Saving for a Rainy Day
A local Co-op member finds an alternative source for water.
Water is one of the most precious resources we have, and when you run out of it, it affects your way of life.
Samuel Jackson, Inc., is a local Co-op member and has been in business for 91 years, beginning in 1928 with current CEO Chris Jackson’s grandfather.
While their business focuses on developing and testing cotton gin equipment, the need for having a reliable source of water is vital to their operations.
In 2014, Samuel Jackson began experiencing problems with not having enough water to sustain their business. They were using water from wells that never quite recovered from the drought in 2011.
After looking into different options for a pure water source, the most cost-effective suggestion was first introduced by an employee who jokingly said, “Wouldn’t it be nice if we took the water coming off the roof during a rain and used it in our plant?”
Chris Jackson thought this employee was on to something, and that is when the research into rain harvesting began.
It was soon decided that the best and most effective option was to install a rain harvesting system for Samuel Jackson to use in their day-to-day operations.
Samuel Jackson took guidance and advice from Richard Heineken of Dripping Springs, Texas, who owned Tank Town Texas and sold equipment for rain harvesting and had abundant knowledge in the process.
In September 2015, Samuel Jackson made the transition to begin capturing rainwater and hasn’t looked back since.
Rainwater is used for all of Samuel Jackson’s manufacturing, testing, fire protection and domestic water needs. There are two water wells on location that are only used for landscaping and agricultural purposes. “We didn’t set out to do that, but once we realized it was possible, we went for it,” Jackson said.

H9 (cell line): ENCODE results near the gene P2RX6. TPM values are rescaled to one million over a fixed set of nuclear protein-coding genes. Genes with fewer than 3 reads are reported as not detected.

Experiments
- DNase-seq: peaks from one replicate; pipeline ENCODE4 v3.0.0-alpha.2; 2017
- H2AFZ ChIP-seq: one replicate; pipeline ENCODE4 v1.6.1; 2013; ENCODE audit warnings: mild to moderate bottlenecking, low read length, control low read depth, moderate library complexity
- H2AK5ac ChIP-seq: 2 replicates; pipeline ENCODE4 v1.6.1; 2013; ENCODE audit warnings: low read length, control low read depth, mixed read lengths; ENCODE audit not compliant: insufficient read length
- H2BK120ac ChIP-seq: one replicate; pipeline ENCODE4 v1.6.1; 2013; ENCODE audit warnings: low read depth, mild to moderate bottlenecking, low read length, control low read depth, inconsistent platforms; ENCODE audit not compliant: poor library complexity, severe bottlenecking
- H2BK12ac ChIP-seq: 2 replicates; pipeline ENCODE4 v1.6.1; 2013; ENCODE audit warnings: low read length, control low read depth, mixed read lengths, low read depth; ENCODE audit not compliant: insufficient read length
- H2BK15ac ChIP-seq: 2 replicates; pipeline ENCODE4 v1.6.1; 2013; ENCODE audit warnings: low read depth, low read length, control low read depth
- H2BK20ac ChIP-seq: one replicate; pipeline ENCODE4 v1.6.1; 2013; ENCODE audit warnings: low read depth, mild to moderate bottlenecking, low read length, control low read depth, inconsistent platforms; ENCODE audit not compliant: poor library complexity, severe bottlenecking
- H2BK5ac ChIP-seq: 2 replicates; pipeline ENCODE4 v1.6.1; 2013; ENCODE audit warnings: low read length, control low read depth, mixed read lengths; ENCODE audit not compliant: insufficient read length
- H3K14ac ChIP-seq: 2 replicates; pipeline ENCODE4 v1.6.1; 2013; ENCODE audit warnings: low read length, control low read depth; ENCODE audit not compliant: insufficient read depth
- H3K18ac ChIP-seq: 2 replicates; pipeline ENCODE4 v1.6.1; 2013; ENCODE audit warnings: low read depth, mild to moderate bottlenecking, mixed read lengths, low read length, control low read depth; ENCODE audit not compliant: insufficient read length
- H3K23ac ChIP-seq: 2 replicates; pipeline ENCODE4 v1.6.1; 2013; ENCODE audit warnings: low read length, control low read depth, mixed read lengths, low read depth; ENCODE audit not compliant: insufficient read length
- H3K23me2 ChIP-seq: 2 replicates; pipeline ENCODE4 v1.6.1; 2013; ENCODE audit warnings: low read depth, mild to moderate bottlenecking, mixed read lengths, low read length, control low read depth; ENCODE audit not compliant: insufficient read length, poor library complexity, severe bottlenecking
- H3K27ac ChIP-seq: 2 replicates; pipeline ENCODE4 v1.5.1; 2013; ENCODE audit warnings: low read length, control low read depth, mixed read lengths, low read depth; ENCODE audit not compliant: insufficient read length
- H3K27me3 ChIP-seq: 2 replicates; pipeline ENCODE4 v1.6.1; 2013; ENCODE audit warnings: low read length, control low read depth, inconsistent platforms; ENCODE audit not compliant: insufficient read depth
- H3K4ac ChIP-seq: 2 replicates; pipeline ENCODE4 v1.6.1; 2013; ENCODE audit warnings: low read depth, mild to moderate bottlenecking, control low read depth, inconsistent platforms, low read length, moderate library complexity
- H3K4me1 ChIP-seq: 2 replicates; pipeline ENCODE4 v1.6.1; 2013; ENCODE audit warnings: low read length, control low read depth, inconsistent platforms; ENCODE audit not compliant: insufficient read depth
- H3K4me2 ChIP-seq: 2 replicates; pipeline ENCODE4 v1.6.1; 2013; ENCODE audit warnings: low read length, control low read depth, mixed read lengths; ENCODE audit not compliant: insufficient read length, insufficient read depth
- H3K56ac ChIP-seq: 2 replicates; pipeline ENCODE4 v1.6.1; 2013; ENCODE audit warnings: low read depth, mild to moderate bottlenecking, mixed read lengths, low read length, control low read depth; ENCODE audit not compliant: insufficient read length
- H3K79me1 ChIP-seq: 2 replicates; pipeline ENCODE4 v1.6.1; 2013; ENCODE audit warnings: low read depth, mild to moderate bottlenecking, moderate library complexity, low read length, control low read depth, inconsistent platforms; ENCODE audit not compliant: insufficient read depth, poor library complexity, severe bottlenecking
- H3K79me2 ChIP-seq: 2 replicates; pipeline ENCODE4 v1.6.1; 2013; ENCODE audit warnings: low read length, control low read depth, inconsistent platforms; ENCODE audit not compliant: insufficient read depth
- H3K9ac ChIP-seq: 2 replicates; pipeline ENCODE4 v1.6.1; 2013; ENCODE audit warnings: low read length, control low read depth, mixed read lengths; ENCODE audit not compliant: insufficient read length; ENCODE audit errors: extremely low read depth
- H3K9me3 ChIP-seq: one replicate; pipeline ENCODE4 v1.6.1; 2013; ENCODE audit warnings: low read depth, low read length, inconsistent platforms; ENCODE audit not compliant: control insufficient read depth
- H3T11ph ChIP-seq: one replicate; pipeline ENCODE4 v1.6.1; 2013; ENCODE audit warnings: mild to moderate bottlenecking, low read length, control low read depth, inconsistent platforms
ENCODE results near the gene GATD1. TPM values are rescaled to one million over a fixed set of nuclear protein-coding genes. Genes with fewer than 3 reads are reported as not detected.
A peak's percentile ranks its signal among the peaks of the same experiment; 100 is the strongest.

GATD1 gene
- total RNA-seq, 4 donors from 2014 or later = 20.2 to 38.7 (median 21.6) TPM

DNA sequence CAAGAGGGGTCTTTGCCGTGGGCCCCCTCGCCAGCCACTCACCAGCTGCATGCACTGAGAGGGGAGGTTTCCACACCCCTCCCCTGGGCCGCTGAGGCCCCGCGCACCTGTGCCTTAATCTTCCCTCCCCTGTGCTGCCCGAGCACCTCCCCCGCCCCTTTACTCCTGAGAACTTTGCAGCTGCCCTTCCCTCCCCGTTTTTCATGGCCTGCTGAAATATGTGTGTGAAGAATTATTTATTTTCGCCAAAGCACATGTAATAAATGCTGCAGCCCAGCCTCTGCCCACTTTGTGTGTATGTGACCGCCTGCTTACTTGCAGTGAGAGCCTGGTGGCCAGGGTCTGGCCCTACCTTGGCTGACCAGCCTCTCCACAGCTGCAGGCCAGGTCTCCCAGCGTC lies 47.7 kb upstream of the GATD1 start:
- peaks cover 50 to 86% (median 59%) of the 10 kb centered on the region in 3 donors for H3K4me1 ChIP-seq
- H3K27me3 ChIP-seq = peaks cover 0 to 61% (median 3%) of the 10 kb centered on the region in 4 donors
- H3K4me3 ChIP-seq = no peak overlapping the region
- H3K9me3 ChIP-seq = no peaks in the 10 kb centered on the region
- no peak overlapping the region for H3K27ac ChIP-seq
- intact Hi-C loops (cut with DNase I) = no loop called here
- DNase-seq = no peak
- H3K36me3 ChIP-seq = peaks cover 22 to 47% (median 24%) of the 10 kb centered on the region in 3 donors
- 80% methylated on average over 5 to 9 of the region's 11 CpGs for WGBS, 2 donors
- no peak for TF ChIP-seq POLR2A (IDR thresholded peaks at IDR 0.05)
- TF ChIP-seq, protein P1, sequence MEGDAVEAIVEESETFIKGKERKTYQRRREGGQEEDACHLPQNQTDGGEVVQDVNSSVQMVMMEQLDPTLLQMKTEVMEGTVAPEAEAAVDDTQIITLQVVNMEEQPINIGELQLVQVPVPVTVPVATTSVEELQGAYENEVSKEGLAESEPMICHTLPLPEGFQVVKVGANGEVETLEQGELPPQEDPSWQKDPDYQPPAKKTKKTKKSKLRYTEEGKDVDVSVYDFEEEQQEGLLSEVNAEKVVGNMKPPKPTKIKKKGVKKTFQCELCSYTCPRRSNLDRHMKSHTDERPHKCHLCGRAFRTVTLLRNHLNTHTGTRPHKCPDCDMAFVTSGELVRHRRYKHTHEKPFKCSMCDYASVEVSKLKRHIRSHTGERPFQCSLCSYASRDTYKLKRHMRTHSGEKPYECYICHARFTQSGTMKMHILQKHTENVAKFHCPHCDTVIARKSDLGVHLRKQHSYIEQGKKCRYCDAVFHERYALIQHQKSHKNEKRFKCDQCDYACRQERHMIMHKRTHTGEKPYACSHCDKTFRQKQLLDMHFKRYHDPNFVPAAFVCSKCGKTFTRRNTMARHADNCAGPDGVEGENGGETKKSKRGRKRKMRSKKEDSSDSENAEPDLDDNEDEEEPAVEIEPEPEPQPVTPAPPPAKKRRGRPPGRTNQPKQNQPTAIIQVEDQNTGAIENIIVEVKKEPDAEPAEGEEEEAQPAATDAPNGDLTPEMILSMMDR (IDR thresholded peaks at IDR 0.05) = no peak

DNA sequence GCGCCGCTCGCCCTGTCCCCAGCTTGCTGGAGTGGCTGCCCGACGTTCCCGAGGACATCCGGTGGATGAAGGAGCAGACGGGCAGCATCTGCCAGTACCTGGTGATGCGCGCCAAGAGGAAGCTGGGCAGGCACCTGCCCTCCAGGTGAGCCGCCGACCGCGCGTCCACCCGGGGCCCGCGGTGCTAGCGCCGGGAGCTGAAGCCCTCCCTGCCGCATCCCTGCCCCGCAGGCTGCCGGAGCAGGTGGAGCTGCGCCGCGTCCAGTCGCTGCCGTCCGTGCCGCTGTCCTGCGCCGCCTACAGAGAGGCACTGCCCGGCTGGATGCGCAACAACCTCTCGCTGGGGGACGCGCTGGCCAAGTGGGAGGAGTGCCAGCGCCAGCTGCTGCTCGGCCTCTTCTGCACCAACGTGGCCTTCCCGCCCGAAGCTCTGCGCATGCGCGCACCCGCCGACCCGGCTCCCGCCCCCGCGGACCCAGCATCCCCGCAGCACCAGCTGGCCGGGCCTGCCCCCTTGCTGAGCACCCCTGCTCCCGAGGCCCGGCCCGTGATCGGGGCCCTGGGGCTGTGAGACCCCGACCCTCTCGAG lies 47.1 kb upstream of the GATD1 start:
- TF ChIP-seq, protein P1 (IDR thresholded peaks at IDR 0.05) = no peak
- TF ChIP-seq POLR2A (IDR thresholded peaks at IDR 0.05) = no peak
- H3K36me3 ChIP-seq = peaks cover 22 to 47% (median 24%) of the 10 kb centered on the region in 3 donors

Samuel Jackson collects rain from 48,000 square feet of their total roof area.
To put it into perspective, a one-inch rain provides 26,400 gallons of water, and just one minute of heavy rain is enough to supply Samuel Jackson’s operations for 25 days.
Water is stored in six, 15,000-gallon fiberglass tanks. When they are full, Samuel Jackson can operate for 300 days with no additional rainfall.
“You’ll never look at a rain storm the same way. You are looking at a preservation of a God-given resource in a very tangible way.” -Chris Jackson, CEO
Technology plays a role in the process by keeping track of rainwater storage, short- and long-term usage, and projected length of time that the current water supply will last. Automatic text message alerts help minimize water waste. Filtration and treatment of the water supply is also technologically advanced.
Rain harvesting is a process that Chris Jackson does not see going away for the future of Samuel Jackson, Inc.
More information about Samuel Jackson’s rain harvesting project, including a music video called “Bone Dry Day,” can be found on their website.